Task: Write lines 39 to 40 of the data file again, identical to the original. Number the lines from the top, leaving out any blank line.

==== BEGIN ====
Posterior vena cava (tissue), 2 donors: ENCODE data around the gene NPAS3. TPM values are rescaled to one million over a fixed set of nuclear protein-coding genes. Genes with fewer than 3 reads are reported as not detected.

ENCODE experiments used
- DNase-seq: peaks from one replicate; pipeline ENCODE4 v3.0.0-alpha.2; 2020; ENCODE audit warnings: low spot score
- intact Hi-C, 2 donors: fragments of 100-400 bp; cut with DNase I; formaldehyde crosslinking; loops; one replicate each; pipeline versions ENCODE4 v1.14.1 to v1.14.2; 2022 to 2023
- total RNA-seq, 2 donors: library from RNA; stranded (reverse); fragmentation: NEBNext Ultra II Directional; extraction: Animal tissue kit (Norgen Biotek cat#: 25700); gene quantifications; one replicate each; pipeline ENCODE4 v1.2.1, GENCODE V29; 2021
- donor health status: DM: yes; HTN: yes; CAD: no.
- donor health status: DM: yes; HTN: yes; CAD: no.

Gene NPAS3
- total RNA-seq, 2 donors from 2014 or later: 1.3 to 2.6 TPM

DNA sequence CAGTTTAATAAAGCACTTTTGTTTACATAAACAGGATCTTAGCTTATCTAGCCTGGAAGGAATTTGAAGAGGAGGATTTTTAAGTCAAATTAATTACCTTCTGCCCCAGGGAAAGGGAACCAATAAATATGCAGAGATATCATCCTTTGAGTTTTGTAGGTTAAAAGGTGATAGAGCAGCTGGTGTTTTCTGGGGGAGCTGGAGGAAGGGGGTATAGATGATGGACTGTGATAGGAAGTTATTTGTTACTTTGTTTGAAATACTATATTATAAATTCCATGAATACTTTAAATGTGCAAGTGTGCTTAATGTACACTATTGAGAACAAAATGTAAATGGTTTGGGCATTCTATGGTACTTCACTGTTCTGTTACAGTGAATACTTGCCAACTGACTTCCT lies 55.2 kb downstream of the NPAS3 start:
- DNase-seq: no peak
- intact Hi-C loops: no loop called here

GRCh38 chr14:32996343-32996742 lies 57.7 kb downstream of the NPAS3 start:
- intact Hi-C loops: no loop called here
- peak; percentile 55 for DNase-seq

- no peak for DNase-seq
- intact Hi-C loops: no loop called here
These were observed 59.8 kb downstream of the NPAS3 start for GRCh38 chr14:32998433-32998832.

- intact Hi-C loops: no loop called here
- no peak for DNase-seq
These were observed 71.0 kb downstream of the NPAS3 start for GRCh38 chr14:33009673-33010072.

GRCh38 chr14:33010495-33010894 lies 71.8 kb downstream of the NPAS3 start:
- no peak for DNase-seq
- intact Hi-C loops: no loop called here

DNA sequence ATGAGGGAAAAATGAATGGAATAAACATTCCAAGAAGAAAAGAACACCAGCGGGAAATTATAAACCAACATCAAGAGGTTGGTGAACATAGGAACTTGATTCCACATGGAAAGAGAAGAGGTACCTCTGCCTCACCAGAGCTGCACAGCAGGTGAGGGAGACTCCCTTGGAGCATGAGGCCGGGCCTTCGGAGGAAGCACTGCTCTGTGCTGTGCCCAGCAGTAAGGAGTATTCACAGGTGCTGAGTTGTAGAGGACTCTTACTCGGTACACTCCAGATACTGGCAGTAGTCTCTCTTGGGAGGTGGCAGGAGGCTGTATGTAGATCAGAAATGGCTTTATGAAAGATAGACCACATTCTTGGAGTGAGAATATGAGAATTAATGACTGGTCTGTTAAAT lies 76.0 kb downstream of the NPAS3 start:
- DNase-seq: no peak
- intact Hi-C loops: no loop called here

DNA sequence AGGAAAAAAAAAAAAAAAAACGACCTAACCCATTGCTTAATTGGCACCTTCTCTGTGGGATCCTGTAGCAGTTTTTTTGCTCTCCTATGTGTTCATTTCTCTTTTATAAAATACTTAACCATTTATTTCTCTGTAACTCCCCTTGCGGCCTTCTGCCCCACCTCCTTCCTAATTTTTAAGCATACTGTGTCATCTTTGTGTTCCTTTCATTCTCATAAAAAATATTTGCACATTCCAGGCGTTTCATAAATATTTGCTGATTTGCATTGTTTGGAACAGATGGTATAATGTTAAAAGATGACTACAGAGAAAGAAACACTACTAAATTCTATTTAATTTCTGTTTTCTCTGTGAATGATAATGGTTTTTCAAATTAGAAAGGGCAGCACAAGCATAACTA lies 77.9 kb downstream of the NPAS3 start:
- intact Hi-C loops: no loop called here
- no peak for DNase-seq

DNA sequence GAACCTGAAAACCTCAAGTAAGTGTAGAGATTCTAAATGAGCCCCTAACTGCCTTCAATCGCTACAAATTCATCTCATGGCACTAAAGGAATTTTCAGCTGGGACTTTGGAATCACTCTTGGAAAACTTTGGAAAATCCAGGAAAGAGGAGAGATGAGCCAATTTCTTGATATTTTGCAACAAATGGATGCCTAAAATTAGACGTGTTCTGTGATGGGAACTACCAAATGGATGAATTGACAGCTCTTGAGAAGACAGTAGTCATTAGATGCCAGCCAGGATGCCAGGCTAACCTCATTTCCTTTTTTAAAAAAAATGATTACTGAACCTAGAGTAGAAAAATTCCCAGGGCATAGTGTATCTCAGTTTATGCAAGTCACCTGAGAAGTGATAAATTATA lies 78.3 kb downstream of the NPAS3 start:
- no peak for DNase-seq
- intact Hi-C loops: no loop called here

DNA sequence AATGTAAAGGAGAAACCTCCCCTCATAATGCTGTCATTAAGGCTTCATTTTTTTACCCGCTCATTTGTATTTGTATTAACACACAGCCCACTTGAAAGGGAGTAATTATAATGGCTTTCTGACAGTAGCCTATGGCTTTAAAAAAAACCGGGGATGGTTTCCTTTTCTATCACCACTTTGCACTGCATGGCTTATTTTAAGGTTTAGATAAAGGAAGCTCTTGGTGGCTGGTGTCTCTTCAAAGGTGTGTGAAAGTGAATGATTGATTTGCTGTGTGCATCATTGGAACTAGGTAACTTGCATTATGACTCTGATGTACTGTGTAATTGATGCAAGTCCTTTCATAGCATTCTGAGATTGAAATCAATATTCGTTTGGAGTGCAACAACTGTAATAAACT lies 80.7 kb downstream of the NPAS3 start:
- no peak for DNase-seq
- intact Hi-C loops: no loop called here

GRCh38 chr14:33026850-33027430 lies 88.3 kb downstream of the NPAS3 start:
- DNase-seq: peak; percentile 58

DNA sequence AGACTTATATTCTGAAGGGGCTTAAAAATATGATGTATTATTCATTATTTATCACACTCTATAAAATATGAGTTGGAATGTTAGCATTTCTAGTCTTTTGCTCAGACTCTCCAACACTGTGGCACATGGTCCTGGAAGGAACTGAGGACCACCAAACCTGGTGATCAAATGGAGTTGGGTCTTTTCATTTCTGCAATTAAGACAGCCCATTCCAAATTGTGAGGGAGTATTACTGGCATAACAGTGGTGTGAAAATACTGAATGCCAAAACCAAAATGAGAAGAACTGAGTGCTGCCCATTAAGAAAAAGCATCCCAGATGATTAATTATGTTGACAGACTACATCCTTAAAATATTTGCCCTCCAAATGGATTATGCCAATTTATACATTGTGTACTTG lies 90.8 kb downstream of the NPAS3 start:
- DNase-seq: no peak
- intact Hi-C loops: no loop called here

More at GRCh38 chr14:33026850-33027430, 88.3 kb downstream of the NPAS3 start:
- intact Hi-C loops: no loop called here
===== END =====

DNA sequence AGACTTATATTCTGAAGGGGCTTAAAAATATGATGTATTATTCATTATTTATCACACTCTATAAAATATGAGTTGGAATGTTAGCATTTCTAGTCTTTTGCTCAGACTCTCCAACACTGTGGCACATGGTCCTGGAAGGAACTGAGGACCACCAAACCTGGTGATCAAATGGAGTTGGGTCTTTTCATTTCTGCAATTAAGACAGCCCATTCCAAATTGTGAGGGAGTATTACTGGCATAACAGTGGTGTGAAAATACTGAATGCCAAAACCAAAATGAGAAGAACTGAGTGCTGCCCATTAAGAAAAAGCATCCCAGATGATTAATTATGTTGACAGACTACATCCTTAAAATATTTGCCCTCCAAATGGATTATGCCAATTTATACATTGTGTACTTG lies 90.8 kb downstream of the NPAS3 start:
- DNase-seq: no peak